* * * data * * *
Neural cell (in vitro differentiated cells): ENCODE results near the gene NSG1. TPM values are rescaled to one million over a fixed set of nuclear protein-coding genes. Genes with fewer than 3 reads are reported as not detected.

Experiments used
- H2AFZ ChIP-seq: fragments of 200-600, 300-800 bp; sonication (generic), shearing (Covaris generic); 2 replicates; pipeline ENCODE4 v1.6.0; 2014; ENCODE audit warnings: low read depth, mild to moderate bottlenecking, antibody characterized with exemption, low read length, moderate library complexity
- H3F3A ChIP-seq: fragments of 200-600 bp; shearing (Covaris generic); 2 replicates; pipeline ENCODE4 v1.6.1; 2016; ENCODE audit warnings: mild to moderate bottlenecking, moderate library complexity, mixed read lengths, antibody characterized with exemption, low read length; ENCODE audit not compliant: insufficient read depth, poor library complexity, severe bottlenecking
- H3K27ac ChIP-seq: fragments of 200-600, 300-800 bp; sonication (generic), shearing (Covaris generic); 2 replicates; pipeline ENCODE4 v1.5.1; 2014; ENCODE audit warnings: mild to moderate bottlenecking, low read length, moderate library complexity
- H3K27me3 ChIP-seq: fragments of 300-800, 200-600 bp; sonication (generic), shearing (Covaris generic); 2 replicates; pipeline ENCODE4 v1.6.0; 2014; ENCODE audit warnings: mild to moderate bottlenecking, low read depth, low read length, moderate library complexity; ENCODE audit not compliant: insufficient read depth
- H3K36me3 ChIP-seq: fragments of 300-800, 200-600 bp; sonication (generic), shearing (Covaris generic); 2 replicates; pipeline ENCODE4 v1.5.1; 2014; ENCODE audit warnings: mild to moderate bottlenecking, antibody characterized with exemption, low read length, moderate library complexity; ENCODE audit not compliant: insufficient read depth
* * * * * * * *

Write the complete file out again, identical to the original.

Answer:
Neural cell (in vitro differentiated cells): ENCODE results near the gene NSG1. TPM values are rescaled to one million over a fixed set of nuclear protein-coding genes. Genes with fewer than 3 reads are reported as not detected.

Experiments used
- H2AFZ ChIP-seq: fragments of 200-600, 300-800 bp; sonication (generic), shearing (Covaris generic); 2 replicates; pipeline ENCODE4 v1.6.0; 2014; ENCODE audit warnings: low read depth, mild to moderate bottlenecking, antibody characterized with exemption, low read length, moderate library complexity
- H3F3A ChIP-seq: fragments of 200-600 bp; shearing (Covaris generic); 2 replicates; pipeline ENCODE4 v1.6.1; 2016; ENCODE audit warnings: mild to moderate bottlenecking, moderate library complexity, mixed read lengths, antibody characterized with exemption, low read length; ENCODE audit not compliant: insufficient read depth, poor library complexity, severe bottlenecking
- H3K27ac ChIP-seq: fragments of 200-600, 300-800 bp; sonication (generic), shearing (Covaris generic); 2 replicates; pipeline ENCODE4 v1.5.1; 2014; ENCODE audit warnings: mild to moderate bottlenecking, low read length, moderate library complexity
- H3K27me3 ChIP-seq: fragments of 300-800, 200-600 bp; sonication (generic), shearing (Covaris generic); 2 replicates; pipeline ENCODE4 v1.6.0; 2014; ENCODE audit warnings: mild to moderate bottlenecking, low read depth, low read length, moderate library complexity; ENCODE audit not compliant: insufficient read depth
- H3K36me3 ChIP-seq: fragments of 300-800, 200-600 bp; sonication (generic), shearing (Covaris generic); 2 replicates; pipeline ENCODE4 v1.5.1; 2014; ENCODE audit warnings: mild to moderate bottlenecking, antibody characterized with exemption, low read length, moderate library complexity; ENCODE audit not compliant: insufficient read depth